TODAY’S BAD NEWS: (this is all from the In-Forum so I have not got the total picture of what is bad today; I have not turned on any of the 24-7 cable news channels so I do not know what horrors are happening in the world at large…who has been abducted, who has been bombed, what car has blown up in Iraq, what nastiness the new Democratic Congress has come up with to further humilate the President…what new put-down Tony Snow has accomplished at the daily press briefing as when he told David Gregory of NBC that he was "biased"….what wild car chase is going on in Los Angeles or some other smog-ridden city full of freeways that looks from the air like a coiled 400- foot long python….what argument can be had by two lawyers, two politicians, two psychologists or "The Trump" and "The Rosie"….what are the "Beautiful People"…. who never marry each other but spawn babies or adopt African children and are lionized for it or chosen as the "most admired Americans"….what are these people doing today??? I could go on and on but the news from the FORUM is bad enough. The continuing sagas of child molesters who are on trial or in jail continues…..the Weather news is the worst of all for all us Wimps and Dweebs who have been so spoiled by our mild, brown winter,and have now been thrown, headlong, into the deep freeze like a Church Basement Lady having an "episode" (aka HOT FLASH)….Craig Bohl may be snatched away from us loyal Bison Fans, picked like a ripe cherry by the U of M….why can’t winning coaches be as loyal as the fans who love them and their teams?….the national guard units from MN and elsewhere may have to spend additional time in Iraq and the media (especially the BIG Media)…will interview the most crazy, negative, poison-spitting soldier or family member it can to decry the longer stays by the national guard units even though I think this kind of tough duty was in the fine print when they signed up…maybe it was even in the BIG print…there is other news but I am getting more and more depressed as I word-process this blog. I know BAD news sells copies or draws viewers..it must, because some days that is all we hear; we know the media, both print and electronic, will lead with someone falling thru the ice on a lake nearby and drowning a horrible death, with someone being shot, beaten, strangled, doused with gas and lit-on-fire-kind of death, someone will have gone missing or have run away from home….some days I would just like to read the news accounts and see as a front page lead item that someone’s dog has learned to fart the Star- Spangled Banner. Or that someone’s kid had stuck his tongue on a flagpole at the local school yard in January (a day like today) and had to be removed by a fire department hose filled with very hot water (as in "A Christmas Story") and no skin came off the kid’s tongue and he is just fine! It would be surprising, shocking, and refreshing. But it isn’t going to happen any time soon. I have to stop now and turn on CNN, FOX, MSNBC or other 24-7 channels and find out today’s NEWS….the good (does it exist?) …. the bad , and the ugly. I should also get on the Washington Post or the New York Times or the Chicago Tribune to find out all the news that is unfit to print and which will do the most damage to a sitting President and his adminstration. We cannot start having any good news, can we???? Heaven forbid!!!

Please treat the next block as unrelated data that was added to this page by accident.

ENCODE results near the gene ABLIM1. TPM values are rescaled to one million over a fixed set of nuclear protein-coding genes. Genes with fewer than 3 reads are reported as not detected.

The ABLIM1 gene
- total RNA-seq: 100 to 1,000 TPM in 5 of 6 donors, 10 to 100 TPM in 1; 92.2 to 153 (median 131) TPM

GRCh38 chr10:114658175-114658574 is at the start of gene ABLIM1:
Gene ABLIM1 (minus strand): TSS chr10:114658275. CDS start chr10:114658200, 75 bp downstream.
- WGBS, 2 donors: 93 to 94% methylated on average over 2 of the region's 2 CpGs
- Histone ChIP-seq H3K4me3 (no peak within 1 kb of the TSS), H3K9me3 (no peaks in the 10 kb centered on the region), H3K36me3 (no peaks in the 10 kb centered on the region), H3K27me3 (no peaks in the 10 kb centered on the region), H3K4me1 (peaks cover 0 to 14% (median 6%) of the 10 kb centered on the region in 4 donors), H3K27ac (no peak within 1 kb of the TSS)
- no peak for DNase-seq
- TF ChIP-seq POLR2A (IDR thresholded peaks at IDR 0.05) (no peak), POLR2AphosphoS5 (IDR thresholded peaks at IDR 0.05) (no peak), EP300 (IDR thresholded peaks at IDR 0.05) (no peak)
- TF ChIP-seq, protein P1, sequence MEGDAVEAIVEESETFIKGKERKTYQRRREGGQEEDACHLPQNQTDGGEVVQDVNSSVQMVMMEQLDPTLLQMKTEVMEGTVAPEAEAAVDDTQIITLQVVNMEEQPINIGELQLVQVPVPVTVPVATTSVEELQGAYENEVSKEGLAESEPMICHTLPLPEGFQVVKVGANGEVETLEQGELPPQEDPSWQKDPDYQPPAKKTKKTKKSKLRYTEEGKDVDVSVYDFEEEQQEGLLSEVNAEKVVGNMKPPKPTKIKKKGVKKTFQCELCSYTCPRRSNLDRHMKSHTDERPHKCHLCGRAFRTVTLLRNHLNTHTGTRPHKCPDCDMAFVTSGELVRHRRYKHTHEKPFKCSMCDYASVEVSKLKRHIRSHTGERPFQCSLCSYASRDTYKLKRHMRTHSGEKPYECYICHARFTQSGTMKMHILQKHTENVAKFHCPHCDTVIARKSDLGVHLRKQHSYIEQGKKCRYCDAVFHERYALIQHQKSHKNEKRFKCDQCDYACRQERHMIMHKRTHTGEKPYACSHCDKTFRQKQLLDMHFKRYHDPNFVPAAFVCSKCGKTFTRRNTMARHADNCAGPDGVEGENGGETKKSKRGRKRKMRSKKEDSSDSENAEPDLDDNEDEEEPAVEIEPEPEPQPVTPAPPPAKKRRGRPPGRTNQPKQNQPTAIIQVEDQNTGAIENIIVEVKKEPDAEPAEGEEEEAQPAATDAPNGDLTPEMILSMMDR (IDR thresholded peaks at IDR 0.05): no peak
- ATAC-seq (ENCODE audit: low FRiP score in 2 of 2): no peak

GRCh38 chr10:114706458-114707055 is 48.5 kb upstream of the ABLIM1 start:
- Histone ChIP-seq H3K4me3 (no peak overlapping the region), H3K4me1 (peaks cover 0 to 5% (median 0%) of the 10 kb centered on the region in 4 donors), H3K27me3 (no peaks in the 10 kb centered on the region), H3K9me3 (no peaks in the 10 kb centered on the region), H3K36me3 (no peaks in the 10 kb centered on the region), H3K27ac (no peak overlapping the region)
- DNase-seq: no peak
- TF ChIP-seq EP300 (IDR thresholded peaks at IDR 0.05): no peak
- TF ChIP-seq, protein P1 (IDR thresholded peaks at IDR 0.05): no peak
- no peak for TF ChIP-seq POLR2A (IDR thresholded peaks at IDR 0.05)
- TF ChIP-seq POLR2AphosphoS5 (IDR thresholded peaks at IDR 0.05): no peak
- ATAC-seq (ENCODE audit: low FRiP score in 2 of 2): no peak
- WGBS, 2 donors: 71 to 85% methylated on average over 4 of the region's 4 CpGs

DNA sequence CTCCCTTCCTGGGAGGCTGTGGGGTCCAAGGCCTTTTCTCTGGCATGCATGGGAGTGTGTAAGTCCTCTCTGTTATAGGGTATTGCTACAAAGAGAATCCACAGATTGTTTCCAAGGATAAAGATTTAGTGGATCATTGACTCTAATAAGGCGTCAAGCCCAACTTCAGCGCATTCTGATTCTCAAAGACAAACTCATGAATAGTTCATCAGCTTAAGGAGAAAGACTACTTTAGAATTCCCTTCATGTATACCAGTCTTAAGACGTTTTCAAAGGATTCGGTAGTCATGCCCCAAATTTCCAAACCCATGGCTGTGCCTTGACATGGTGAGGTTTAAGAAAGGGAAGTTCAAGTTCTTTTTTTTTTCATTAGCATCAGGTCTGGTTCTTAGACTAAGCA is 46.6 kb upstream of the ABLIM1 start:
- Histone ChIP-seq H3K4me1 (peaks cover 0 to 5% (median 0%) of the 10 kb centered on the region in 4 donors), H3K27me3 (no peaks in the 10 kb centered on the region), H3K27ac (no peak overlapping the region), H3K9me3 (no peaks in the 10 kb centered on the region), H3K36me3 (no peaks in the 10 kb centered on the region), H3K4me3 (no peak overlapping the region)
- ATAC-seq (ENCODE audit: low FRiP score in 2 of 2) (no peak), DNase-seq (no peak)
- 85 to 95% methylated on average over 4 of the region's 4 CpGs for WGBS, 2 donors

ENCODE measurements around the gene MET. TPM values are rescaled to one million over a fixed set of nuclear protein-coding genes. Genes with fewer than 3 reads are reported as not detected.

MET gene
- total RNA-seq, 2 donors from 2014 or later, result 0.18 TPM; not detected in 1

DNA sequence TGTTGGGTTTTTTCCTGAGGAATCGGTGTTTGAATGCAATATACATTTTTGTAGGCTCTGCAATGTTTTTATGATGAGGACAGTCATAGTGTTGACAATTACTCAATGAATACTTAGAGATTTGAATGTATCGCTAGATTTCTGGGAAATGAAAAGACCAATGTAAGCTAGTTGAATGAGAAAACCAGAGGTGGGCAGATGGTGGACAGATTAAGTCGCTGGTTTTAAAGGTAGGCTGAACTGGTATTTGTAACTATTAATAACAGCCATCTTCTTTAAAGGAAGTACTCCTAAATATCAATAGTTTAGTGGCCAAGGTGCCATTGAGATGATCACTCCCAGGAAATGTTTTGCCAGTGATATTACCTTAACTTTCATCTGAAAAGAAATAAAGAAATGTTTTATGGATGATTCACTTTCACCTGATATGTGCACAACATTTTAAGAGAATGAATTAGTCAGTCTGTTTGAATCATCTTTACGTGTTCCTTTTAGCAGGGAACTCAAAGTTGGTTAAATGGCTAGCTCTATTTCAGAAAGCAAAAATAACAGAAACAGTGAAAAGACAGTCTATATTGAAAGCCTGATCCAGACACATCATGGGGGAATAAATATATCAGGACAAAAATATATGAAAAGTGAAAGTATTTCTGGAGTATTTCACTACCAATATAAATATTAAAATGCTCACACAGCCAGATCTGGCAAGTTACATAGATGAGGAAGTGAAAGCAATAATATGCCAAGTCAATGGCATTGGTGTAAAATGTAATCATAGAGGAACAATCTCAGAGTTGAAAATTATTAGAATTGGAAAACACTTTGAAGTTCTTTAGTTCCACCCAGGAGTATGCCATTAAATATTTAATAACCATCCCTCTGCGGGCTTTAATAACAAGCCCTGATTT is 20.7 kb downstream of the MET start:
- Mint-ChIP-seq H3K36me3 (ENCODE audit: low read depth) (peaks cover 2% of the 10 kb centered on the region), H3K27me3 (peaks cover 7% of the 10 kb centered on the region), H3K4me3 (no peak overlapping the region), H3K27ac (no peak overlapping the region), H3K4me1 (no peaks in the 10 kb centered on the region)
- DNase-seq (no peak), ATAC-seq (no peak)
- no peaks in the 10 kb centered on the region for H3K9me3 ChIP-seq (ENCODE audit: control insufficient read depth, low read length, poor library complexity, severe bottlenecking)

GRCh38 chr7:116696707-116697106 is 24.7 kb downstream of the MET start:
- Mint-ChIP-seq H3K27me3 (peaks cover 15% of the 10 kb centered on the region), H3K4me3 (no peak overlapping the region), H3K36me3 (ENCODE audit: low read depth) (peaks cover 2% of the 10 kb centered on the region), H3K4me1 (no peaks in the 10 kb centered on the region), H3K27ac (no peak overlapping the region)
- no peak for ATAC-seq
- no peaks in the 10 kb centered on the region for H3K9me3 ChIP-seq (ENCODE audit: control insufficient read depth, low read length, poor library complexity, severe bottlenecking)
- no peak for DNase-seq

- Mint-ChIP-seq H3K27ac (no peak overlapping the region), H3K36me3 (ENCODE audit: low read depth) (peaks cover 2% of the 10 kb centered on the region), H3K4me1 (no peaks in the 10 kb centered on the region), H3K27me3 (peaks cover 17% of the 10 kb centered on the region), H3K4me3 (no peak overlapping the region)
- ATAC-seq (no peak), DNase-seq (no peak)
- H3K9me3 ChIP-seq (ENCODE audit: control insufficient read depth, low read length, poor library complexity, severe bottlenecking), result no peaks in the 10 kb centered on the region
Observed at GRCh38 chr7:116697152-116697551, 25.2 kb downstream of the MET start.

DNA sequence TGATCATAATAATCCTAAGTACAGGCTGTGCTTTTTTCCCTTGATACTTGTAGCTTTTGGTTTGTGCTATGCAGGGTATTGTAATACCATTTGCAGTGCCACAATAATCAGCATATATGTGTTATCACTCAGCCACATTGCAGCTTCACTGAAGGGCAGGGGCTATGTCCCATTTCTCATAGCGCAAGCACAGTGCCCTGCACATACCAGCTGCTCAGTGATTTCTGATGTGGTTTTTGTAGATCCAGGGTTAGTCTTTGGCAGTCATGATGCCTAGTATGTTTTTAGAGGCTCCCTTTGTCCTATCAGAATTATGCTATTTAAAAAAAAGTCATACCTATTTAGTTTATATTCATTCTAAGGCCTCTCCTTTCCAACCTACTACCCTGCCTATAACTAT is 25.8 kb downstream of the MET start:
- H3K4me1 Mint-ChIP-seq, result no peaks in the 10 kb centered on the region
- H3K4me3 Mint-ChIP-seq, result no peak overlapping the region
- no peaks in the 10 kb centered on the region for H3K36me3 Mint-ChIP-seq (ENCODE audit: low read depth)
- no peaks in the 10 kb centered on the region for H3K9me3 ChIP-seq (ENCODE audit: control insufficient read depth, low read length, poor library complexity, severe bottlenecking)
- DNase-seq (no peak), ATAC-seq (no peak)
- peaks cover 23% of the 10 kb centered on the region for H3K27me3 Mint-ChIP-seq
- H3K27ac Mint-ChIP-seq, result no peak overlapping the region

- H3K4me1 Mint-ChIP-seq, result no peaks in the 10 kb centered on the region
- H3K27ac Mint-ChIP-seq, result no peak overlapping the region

It is neither "mid-winter" not is it very bleak with the warm winter we are having but I listened to a CD of harp music this morning and part it was the rather unfamiliar Carol, "In The Bleak Midwinter" which has these words in the first verse: "In the bleak midwinter, frosty winds made moan, earth stood hard as iron, water like a stone." It is truly like this presently….no snow but the winds "make moan" and the earth is like iron and the water is like stone. First I want to thank Alicia for her comments on my "Books" blog of yesterday.I appreciate your book suggestions greatly. When you mentioned "Children Of The Covered Wagon" I immediately remembered one of my teacher friends…a lovely lady, several years my senior, reading that book each school year to her fourth graders, who absolutely loved the book. It was a very old one and I want to run to the library where I formerly spent all my school days and see if it is still there…I remember the author’s last name…Carr. I also remembered a very old book called "Winter On The Johnny Smoker" which was set at Lake Pepin on the Minnesota-Wisconsin border…another delightful childrens’ book that is probably out of print. One can find these old books somewhere on-line but I would have to consult another teacher friend who knows about this site. I used to tell my students to "not judge a book by its cover" (very old adage) but it is literally true..inside some of the most battered old-fashioned covers, are the best stories!!! A more recently written book that Alicia might want to find is called "Bound For Oregon" and I cannot remember the author of that one. It is about a journey on the Oregon Trail—a wonderful pioneer story; also the Classic & Newberry winner of years ago.."Caddie Woodlawn", a pioneer story set in early Wisconsin. "Reflections" is what I titled this blog, but the word I first thought of was "Ruminations"….a word that tells us of "bringing up the cud and chewing it again"…a physical action that cows practice; it is rather gross to ponder the physical meaning of "rumination" but the second definition of it is "to bring to mind again and again, to muse, to ponder". That is what I did early this morning between the time it was still totally dark until the first gray light of dawn showed. My recovering kitty (The Tyrant Queen) woke me up with her morning "meows" that translate, "get up!… and pay attention to ME…the most important creature in this house!!" I am happy to report, for certain readers who have asked…that the Kitty Princess is recovering nicely from her wounds of November and has adapted to her disability remarkably well, as animals do, completely on their own. She has learned to run very fast on three legs (if necessary) and land on her one front foot when jumping up or down from places she wants to be.(sometimes we call her "the tripod") She gets a huge amount of attention (as she always has) but it is even more intense now that we feel so sorry for her suffering of November. Buffaloguy tells her that if she weren’t the cutest kitty in the whole world , he wouldn’t like her so much! Part of my ruminating was done in Kitty’s basement "apartment" which she now occupies most of the day. She has nice "digs’ with our old furniture…sofa, recliner, wooden rocking chair, two beds, and other accoutrements for her pleasure and her comfort. …her cat box which she has also adapted to, after being primarily an outdoor bathroom kitty for all her life. She was indifferent to my pleas to sit on my lap for awhile. She used her "tail language" to let me know she did not care to sit on any lap….the tail slowly switches back and forth like a striped snake. When she is particularly pleased with attention, like back-scratches accompanied by all our silly-baby-cat-talk, she talks "happy tail" with rhythmic beats that slap any surface rather boldly. Then we sing the old Roy Rogers/Sons of the Pioneers song to her, slightly modified: "Happy Tails to You, until we meet again….Happy Tails to you, keep smilin’ until then…" She puts up with it. After being rejected in the basement, I came upstairs just as the gray light of dawn was showing and put a CD on which was given to me by my sister, the proud mom of my talented nephew, Erin, who writes songs constantly instead of keeping a journal. Right before Christmas, he recorded an album called "Hope Sessions" and all of the songs are his own and have been sung at many funerals in the town where he lives with his wife and two little boys. One of them, "The Butterfly Song" brought to me tears once again; he wrote it for his Dad who left us all at the young age of 52. These sorts of reflections are both hard and healing at the same time. I always cry when I hear Erin’s mellow voice recall the silky butterflies that he and his Dad used to put up in the church for Easter Sunday…..a reminder of the Hope that believers have even in the face of tragic losses through death of loved ones. He also has a new song, that he wrote for the dedication of "the Angel of Hope" park in his city this past December…another beautiful hopeful song that I am sure has moved many to tears as they remember their children who have died. It is good to take time for reflection on many things and I fear that today’s "wired-up, high-tech" young people who seem not to have time for silent reflections….they are busy on their cell phones, their blackberries or raspberries or whatever they call them, they are hooked up to I-Pods… they are constantly talking or listening to something….there is no time for them to be silent and simply ruminate or reflect. I wonder if it is because they fear such silences in their lives??? If that is true, valuable time is being lost to them and I feel sad to think of it.